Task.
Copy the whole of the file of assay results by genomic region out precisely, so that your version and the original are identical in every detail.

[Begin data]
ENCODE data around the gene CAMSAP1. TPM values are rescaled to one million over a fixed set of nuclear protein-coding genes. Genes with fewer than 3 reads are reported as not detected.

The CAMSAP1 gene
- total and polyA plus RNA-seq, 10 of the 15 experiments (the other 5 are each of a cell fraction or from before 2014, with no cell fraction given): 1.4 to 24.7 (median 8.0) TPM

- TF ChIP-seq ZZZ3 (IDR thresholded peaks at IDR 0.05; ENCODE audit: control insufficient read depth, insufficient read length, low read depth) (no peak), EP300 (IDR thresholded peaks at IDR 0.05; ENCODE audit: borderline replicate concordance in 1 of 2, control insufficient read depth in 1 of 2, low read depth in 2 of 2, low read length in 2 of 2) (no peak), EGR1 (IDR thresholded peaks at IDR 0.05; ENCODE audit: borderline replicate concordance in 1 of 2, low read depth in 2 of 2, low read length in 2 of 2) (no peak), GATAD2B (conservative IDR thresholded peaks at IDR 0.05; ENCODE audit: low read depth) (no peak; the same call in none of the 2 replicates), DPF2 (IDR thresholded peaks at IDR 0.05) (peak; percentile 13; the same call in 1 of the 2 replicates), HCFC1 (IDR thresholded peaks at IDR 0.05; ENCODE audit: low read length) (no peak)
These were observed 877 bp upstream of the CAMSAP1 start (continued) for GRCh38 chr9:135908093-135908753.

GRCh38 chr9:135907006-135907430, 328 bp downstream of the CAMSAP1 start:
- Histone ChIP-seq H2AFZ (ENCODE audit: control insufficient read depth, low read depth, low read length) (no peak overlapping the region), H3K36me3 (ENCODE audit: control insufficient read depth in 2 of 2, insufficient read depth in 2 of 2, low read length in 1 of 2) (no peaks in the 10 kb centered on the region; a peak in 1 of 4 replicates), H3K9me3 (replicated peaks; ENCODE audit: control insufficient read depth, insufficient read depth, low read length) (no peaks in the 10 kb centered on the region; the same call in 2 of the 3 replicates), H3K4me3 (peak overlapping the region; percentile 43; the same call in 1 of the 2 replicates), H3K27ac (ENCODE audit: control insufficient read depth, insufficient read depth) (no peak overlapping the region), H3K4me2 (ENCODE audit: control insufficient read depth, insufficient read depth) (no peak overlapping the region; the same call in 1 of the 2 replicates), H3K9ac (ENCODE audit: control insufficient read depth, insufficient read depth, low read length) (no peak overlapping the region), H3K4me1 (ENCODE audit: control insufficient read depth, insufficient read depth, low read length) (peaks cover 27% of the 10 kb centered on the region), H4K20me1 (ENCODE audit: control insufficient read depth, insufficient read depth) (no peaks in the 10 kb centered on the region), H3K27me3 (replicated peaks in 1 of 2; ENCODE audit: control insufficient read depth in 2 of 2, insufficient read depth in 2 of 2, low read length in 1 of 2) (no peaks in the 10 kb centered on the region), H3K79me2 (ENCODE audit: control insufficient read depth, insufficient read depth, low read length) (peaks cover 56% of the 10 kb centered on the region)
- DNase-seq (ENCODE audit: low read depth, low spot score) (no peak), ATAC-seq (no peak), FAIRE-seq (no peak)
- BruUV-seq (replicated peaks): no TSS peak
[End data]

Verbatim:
ENCODE data around the gene CAMSAP1. TPM values are rescaled to one million over a fixed set of nuclear protein-coding genes. Genes with fewer than 3 reads are reported as not detected.

The CAMSAP1 gene
- total and polyA plus RNA-seq, 10 of the 15 experiments (the other 5 are each of a cell fraction or from before 2014, with no cell fraction given): 1.4 to 24.7 (median 8.0) TPM

- TF ChIP-seq ZZZ3 (IDR thresholded peaks at IDR 0.05; ENCODE audit: control insufficient read depth, insufficient read length, low read depth) (no peak), EP300 (IDR thresholded peaks at IDR 0.05; ENCODE audit: borderline replicate concordance in 1 of 2, control insufficient read depth in 1 of 2, low read depth in 2 of 2, low read length in 2 of 2) (no peak), EGR1 (IDR thresholded peaks at IDR 0.05; ENCODE audit: borderline replicate concordance in 1 of 2, low read depth in 2 of 2, low read length in 2 of 2) (no peak), GATAD2B (conservative IDR thresholded peaks at IDR 0.05; ENCODE audit: low read depth) (no peak; the same call in none of the 2 replicates), DPF2 (IDR thresholded peaks at IDR 0.05) (peak; percentile 13; the same call in 1 of the 2 replicates), HCFC1 (IDR thresholded peaks at IDR 0.05; ENCODE audit: low read length) (no peak)
These were observed 877 bp upstream of the CAMSAP1 start (continued) for GRCh38 chr9:135908093-135908753.

GRCh38 chr9:135907006-135907430, 328 bp downstream of the CAMSAP1 start:
- Histone ChIP-seq H2AFZ (ENCODE audit: control insufficient read depth, low read depth, low read length) (no peak overlapping the region), H3K36me3 (ENCODE audit: control insufficient read depth in 2 of 2, insufficient read depth in 2 of 2, low read length in 1 of 2) (no peaks in the 10 kb centered on the region; a peak in 1 of 4 replicates), H3K9me3 (replicated peaks; ENCODE audit: control insufficient read depth, insufficient read depth, low read length) (no peaks in the 10 kb centered on the region; the same call in 2 of the 3 replicates), H3K4me3 (peak overlapping the region; percentile 43; the same call in 1 of the 2 replicates), H3K27ac (ENCODE audit: control insufficient read depth, insufficient read depth) (no peak overlapping the region), H3K4me2 (ENCODE audit: control insufficient read depth, insufficient read depth) (no peak overlapping the region; the same call in 1 of the 2 replicates), H3K9ac (ENCODE audit: control insufficient read depth, insufficient read depth, low read length) (no peak overlapping the region), H3K4me1 (ENCODE audit: control insufficient read depth, insufficient read depth, low read length) (peaks cover 27% of the 10 kb centered on the region), H4K20me1 (ENCODE audit: control insufficient read depth, insufficient read depth) (no peaks in the 10 kb centered on the region), H3K27me3 (replicated peaks in 1 of 2; ENCODE audit: control insufficient read depth in 2 of 2, insufficient read depth in 2 of 2, low read length in 1 of 2) (no peaks in the 10 kb centered on the region), H3K79me2 (ENCODE audit: control insufficient read depth, insufficient read depth, low read length) (peaks cover 56% of the 10 kb centered on the region)
- DNase-seq (ENCODE audit: low read depth, low spot score) (no peak), ATAC-seq (no peak), FAIRE-seq (no peak)
- BruUV-seq (replicated peaks): no TSS peak